These aren't ideas that the college should value. Cal State Fullerton President Mildred Garcia: do we stand for the genocide of innocent children? I do not stand for that. The student coalition does not stand for that.
WHAT ARE your personal and organizational objections to the College Republicans bringing Milo to campus?
Adriana: As MECha, one of our objectives or goals is to be a social, political and cultural organization. We have stood against political ideas and figures who have caused harm to marginalized groups. Our goal is to protect people.
We feel like Milo coming onto campus allows and justifies violence against these groups. Ever since the election, there have been more hate crimes on campus or attacks on certain groups because people feel like it's justified or allowed. The people who identify as alt-right feel like it's okay to say and do these things, and we don't want that here. We want our students to be safe.
Liz: Like MEChA, SQE is a social and political organization. We do aim to look at issues of student equity, but it's all under the umbrella of intersectionality.
We want to protect communities. And we are students. We are poor and in debt. One in 10 students is homeless, and one in four is food insecure. So one of the things that SQE has pointed out is the cost. We shouldn't be giving money to fund an armed police presence on campus when Milo comes. We should not be supporting militarization.
The administration reminds us to be nonviolent. It constantly says things like "Now don't be like Berkeley, don't be like Berkeley." I'm not denouncing Berkeley or their community's response, but the administration's presumption is that all counterprotesters are violent people. And the glaring contradiction is that the administration is inviting a man to come speak here who is inciting violence.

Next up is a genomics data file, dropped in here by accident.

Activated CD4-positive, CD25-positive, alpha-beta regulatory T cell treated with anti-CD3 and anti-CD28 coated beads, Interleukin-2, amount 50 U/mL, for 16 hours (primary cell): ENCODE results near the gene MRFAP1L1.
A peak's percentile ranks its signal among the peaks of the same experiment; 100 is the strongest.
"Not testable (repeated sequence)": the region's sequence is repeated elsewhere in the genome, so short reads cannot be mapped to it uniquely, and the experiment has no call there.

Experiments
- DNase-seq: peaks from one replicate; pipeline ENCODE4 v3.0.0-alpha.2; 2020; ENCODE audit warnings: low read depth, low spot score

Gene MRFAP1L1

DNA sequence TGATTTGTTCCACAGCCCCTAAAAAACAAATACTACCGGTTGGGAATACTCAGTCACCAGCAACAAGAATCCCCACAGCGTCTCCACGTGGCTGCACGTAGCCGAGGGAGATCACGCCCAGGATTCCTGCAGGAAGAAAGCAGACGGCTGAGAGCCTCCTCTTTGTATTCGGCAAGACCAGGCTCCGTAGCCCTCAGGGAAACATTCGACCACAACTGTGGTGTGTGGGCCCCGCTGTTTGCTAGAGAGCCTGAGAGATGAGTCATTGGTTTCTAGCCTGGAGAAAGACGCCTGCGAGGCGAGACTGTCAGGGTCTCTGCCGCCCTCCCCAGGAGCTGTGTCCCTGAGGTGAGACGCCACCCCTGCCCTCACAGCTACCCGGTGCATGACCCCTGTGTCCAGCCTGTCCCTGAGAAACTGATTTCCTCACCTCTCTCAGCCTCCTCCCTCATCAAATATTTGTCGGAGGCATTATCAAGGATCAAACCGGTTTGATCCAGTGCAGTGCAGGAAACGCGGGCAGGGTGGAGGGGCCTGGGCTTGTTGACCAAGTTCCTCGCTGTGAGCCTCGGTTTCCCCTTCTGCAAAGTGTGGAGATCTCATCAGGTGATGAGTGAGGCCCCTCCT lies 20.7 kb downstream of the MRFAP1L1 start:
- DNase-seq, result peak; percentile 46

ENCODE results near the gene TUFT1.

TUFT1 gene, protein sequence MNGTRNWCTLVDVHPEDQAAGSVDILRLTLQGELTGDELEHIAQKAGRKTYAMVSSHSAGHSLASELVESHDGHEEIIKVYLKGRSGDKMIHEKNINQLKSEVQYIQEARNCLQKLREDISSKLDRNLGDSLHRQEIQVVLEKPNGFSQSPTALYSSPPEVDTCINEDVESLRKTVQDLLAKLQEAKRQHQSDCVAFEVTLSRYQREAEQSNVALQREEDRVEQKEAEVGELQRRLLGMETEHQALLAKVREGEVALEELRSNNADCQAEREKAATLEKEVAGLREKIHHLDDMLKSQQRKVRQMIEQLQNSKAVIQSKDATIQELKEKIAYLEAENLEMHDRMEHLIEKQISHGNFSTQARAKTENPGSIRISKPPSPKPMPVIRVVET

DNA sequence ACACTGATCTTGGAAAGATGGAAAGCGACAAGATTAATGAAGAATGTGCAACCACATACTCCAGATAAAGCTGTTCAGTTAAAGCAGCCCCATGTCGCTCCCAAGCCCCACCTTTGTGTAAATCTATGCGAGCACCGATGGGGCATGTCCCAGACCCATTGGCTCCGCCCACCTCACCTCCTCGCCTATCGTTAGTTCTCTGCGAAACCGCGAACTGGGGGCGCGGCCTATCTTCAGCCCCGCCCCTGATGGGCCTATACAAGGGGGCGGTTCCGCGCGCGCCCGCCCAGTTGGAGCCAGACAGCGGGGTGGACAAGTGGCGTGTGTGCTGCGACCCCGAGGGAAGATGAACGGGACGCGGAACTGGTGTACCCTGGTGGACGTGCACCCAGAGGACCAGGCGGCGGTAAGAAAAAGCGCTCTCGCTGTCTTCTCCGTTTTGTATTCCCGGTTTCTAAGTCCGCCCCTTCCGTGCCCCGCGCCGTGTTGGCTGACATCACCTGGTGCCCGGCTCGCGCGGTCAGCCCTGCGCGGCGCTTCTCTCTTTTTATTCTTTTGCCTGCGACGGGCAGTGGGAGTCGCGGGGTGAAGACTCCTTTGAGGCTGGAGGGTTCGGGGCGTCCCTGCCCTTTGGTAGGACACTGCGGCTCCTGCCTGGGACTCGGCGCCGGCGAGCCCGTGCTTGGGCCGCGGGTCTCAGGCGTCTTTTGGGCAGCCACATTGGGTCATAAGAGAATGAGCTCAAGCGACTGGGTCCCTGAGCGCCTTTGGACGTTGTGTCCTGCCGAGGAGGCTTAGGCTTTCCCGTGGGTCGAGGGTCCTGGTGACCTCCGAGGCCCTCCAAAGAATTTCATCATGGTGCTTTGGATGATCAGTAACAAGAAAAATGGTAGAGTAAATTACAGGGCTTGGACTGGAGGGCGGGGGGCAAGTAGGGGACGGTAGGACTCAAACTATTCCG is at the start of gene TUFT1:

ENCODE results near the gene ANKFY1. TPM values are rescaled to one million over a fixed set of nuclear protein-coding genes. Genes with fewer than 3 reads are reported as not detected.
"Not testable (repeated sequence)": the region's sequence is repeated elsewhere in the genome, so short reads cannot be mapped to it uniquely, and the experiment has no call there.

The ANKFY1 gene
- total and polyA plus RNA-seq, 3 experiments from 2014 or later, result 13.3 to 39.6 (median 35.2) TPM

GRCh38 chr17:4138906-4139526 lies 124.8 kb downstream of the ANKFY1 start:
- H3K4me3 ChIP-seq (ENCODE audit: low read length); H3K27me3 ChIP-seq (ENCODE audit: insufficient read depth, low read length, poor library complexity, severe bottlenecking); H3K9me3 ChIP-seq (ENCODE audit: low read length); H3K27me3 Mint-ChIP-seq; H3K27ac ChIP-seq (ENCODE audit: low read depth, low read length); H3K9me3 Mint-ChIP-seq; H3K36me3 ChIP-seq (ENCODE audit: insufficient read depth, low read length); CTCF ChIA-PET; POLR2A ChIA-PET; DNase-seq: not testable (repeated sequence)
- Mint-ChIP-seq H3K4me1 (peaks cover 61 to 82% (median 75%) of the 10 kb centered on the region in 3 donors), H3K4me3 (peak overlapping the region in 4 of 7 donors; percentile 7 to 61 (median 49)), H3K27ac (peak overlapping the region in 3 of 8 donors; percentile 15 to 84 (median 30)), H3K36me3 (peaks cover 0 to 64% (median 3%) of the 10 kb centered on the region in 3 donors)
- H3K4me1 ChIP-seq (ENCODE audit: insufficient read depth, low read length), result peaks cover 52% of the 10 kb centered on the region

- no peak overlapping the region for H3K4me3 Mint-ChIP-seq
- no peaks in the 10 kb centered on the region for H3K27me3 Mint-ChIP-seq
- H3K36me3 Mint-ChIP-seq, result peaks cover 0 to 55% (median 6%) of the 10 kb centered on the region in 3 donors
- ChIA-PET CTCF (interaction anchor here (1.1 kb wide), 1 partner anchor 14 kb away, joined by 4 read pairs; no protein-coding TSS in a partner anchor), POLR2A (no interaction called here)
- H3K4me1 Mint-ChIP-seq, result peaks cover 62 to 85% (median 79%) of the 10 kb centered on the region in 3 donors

What he is saying encourages violence and is creating a culture of violence. So how can you sit here and lecture students about being nonviolent and then allow someone like Milo to do what he does because you don't what a lawsuit? The administration seems to think that it's the queer people and trans people, lower-class people and people of color who are always the violent thugs.
Adriana: The administration always has these conversations with students or student organizations like MEChA or SQE, but the hammer never seems to come down on the College Republicans. The harassment that left organizations here have faced has been reported, but nothing has ever been done. And it's been happening for over a year.
It's hypocritical to call us violent when you're inviting someone here who talks about pounding down feminists and destroying them, and says other things that will incite violence.
WOULD YOU agree that it is the members of campus organizations endorsing or supporting Milo that are the ones engaging in acts that should be construed as violent?
Liz: They're attacking our identities and telling us that we don't matter or that we shouldn't exist. It almost makes us feel like we need to go into hiding so that they don't find us--that is definitely a kind of violence.
At the same time, there have been some scary comments. I've been told to remember that if I keep criticizing the College Republicans for hate speech, they're the ones with all the guns. I asked this person to clarify, and he said that they would fight if their backs are against the wall.
I reported this to the administration, and they told me that since he didn't threaten me personally, they couldn't do anything. Later, I received a message from another Republican telling me that I better learn how to defend myself. Again, I approached administration, and again nothing. They said it was another gray area.
But in the work that we do, we know what this means. A lot of us to have conversations about how we're scared for each other. We're scared that there's going to have to be a martyr for something to change. And we don't want that to happen to anyone, but we'll keep doing what we have to so we can help our campus communities.
WHAT DO you think will happen if Milo comes to campus?
Liz: The reality is that Milo does bring along a certain crowd when he comes to campuses. Hopefully, the campus community will be able to figure out a way, going forward, to protect one another and keep ourselves safe. Plus, they're talking about bringing about 300 cops here when Milo comes.
DOES THE intensified law enforcement presence on campus result in greater anxiety for some?